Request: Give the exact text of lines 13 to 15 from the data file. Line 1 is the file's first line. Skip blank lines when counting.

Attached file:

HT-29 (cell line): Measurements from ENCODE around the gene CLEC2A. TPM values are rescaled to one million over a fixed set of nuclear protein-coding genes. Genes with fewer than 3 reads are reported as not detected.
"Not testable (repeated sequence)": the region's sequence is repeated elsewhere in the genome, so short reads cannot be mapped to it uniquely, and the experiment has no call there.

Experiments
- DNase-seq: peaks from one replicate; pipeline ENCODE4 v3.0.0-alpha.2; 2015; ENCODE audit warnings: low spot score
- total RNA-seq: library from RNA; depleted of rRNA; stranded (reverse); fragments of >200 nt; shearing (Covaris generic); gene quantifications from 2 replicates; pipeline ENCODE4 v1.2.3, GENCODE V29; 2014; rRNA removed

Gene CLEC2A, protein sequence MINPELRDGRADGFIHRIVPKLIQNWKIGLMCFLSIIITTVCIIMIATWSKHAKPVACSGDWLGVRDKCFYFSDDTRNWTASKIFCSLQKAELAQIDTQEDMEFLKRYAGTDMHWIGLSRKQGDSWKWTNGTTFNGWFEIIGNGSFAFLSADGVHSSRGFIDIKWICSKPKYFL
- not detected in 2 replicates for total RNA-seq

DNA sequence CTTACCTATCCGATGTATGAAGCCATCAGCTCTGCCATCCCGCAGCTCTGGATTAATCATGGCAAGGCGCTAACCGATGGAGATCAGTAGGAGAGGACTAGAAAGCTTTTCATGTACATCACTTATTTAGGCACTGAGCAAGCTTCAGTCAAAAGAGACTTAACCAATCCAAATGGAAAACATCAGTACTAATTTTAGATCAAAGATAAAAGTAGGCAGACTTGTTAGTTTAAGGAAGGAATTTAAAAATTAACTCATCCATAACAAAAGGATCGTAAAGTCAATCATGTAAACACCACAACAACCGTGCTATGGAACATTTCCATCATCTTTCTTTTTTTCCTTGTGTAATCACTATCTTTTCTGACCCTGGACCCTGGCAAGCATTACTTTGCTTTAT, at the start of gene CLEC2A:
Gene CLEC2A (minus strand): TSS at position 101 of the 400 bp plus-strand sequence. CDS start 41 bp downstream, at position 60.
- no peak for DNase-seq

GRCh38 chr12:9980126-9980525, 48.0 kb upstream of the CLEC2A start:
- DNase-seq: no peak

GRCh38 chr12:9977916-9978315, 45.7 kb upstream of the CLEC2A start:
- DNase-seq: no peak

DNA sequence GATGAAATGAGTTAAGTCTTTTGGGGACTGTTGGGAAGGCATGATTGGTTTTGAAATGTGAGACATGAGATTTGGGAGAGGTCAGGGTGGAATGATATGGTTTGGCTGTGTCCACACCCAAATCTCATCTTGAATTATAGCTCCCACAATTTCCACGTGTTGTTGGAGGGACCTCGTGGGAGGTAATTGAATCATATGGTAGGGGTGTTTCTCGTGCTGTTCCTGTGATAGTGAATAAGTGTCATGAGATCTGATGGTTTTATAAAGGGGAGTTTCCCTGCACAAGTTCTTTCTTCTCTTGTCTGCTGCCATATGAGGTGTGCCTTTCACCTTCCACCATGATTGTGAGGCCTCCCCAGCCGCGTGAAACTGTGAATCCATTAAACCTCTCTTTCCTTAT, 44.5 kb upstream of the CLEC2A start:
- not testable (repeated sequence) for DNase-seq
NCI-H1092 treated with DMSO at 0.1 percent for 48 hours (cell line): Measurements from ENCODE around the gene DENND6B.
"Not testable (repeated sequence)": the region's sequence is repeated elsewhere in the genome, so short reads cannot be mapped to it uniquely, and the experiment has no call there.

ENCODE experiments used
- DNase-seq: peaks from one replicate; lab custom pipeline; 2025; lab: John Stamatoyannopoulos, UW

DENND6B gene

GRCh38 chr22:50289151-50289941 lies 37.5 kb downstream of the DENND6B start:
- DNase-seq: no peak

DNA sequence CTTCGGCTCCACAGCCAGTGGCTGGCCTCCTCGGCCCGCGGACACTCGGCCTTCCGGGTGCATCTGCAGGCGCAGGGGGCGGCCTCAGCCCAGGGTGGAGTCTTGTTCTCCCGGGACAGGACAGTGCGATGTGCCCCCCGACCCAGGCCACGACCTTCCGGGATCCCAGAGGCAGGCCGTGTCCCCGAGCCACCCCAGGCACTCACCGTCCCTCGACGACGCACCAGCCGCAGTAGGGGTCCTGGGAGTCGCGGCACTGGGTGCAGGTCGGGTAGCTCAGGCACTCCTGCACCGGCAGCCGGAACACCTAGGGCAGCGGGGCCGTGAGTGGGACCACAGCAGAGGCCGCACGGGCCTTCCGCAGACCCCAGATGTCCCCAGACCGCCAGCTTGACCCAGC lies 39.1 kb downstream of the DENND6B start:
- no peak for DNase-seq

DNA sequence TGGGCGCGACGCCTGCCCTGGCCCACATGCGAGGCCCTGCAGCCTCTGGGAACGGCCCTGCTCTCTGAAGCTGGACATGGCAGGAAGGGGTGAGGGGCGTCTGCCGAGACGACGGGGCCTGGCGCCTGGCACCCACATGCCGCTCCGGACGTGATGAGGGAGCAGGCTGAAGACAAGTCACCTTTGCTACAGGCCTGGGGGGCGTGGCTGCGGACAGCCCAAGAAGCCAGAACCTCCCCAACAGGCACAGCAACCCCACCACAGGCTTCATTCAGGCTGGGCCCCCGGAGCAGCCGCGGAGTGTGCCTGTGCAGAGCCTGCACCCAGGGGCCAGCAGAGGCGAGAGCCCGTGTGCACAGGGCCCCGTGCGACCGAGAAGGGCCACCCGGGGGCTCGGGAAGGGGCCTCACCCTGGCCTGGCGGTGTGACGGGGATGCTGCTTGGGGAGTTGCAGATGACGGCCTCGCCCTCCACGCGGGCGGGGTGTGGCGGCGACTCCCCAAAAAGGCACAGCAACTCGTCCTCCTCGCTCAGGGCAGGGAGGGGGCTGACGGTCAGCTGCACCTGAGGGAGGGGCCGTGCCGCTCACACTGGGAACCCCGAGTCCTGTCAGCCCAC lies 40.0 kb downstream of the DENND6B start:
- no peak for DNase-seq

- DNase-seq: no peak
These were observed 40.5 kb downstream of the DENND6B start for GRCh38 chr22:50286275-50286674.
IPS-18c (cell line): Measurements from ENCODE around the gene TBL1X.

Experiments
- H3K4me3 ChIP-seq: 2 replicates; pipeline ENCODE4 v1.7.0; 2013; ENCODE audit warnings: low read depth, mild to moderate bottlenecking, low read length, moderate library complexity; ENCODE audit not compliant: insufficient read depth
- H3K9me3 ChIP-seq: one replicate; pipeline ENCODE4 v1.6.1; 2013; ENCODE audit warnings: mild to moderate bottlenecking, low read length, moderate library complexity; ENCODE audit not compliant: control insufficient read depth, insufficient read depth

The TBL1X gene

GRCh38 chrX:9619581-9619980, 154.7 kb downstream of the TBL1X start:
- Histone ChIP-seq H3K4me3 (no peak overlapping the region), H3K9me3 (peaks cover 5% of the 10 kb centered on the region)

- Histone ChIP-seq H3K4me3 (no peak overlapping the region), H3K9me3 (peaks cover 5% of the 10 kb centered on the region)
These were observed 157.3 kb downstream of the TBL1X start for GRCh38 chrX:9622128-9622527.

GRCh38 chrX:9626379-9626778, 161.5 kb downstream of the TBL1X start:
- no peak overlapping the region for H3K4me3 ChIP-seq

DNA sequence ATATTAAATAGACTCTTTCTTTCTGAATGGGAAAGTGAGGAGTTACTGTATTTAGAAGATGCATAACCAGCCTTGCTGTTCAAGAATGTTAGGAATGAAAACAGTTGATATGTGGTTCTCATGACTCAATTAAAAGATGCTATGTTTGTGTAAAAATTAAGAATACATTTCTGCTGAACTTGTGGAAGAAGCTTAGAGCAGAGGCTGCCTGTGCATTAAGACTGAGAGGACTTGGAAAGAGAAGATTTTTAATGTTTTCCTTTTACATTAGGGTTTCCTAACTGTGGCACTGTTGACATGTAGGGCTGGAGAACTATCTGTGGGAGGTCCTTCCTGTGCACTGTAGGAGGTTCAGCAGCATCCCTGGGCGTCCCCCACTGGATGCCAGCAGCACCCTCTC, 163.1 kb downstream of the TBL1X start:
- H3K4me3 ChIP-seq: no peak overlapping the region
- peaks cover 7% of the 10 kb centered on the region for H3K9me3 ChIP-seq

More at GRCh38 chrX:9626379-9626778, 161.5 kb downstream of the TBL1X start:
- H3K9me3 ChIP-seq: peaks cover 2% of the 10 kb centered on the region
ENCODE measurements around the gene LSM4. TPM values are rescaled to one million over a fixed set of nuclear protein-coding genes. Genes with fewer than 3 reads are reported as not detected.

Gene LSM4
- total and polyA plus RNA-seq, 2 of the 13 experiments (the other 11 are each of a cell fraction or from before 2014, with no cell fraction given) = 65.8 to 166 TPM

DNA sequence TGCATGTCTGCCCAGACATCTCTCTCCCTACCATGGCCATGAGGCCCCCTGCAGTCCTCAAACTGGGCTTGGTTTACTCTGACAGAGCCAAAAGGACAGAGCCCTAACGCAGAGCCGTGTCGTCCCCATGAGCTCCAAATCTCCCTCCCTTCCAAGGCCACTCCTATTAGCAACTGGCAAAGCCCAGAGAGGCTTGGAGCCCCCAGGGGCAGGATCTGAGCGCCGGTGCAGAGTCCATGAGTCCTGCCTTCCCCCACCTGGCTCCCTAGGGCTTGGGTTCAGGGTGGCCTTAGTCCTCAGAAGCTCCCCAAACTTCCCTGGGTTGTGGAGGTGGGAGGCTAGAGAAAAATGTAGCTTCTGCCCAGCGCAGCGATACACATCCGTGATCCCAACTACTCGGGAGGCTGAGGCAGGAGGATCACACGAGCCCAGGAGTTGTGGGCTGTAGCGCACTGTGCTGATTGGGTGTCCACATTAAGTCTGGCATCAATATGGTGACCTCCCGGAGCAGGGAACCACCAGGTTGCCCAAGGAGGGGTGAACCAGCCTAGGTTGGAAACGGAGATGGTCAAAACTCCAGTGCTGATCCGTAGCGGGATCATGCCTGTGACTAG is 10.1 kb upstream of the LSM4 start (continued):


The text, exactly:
GRCh38 chr12:9977916-9978315, 45.7 kb upstream of the CLEC2A start:
- DNase-seq: no peak

DNA sequence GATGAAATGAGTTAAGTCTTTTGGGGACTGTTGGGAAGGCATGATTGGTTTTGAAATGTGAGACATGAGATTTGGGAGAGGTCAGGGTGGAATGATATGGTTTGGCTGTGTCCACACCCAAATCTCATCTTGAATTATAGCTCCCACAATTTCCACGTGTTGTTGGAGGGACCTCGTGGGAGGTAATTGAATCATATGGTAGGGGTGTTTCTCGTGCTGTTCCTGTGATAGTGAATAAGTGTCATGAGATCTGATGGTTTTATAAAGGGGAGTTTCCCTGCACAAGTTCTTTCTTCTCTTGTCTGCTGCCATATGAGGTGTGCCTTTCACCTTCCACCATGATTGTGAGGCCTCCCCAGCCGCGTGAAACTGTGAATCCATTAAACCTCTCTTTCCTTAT, 44.5 kb upstream of the CLEC2A start: